A rotary hammer is the tool of choice for most electricians who must make holes in concrete, block and brick. Small rotary hammers are used primarily for drilling holes to install anchors for hanging Unistruts for electrical conduit. Large hammers are used for larger diameter drilling to allow materials to pass through walls. READ MORE
Simply stated, structures must have properly grounded electrical systems for basic reasons: to protect people from serious or fatal shock, to enable a facility’s power distribution system to function properly, and to protect electrical components from serious damage. READ MORE
Working with and around electricity poses hazards that most people don’t face in their daily jobs. From apprenticeship training throughout their careers, safety training is a continual process for electricians. READ MORE
It is difficult to imagine wiring a large commercial project without using an electrically powered cable puller.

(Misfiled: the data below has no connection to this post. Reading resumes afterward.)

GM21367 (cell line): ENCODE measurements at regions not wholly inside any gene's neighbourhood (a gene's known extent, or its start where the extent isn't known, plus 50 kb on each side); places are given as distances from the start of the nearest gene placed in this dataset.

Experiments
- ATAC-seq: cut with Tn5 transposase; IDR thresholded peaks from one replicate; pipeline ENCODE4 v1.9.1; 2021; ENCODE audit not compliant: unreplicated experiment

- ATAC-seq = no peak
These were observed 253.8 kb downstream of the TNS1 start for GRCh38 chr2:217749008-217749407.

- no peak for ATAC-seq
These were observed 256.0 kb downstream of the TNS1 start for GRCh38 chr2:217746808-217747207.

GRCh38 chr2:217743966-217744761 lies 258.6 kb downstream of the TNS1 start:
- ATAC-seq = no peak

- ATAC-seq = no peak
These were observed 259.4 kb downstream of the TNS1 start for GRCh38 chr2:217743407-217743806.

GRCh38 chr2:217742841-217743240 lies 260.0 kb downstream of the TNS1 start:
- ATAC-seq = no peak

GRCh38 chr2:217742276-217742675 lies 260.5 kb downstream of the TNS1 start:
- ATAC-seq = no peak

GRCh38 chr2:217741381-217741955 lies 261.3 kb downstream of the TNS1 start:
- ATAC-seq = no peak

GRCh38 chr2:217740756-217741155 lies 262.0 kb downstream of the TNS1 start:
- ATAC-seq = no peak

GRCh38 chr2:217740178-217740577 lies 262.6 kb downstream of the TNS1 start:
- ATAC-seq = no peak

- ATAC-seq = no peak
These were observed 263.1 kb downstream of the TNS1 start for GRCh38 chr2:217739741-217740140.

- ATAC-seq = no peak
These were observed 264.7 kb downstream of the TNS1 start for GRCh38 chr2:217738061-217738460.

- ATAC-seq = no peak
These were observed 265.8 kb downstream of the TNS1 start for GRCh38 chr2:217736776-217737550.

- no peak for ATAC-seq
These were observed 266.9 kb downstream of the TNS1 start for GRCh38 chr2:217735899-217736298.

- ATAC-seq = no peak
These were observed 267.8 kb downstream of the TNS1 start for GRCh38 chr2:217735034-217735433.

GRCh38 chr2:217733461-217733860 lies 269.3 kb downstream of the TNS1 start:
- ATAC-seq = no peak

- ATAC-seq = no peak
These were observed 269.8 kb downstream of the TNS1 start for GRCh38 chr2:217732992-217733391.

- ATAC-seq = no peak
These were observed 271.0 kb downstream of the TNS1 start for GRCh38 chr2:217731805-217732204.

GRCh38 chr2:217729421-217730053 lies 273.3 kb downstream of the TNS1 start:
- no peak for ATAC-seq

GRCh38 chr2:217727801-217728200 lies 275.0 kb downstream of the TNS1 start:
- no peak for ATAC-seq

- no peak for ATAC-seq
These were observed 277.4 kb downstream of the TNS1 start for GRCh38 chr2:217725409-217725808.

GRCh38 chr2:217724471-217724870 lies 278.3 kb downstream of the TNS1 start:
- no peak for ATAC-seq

Available in different sizes with pulling forces between 1,000 and 10,000 pounds, electrically powered pullers and accessories make cable installation easier, faster and more efficient. READ MORE
Electrical power is essential for the operation of any building, and more owners and managers want their buildings to be “smart.” What does that even mean? A building becomes “smart” when automated controls, fire and entry alarms and video surveillance systems are incorporated into an integrated system. READ MORE
Much attention is devoted to safe work practices during electrical construction, maintenance and repair work, and rightfully so. Occupational Safety and Health Administration (OSHA) statistics consistently place electrical-related accidents in its “Fatal Four” leading causes of workplace deaths: falls, struck by objects, electrocution, and caught in between. READ MORE
It wasn’t that long ago that portable labeling tools were simple devices that embossed letters on a strip of plastic that could be stuck to walls or other surfaces. Times certainly have changed. READ MORE
A well-planned and executed structured cable management system in a building tells building managers where and how much cabling is in the structure and which cables connect; it also facilitates system maintenance and simplifies troubleshooting and repairs.
Because structured wiring often may be upgraded or moved, cables must be easily accessible and not tangled. READ MORE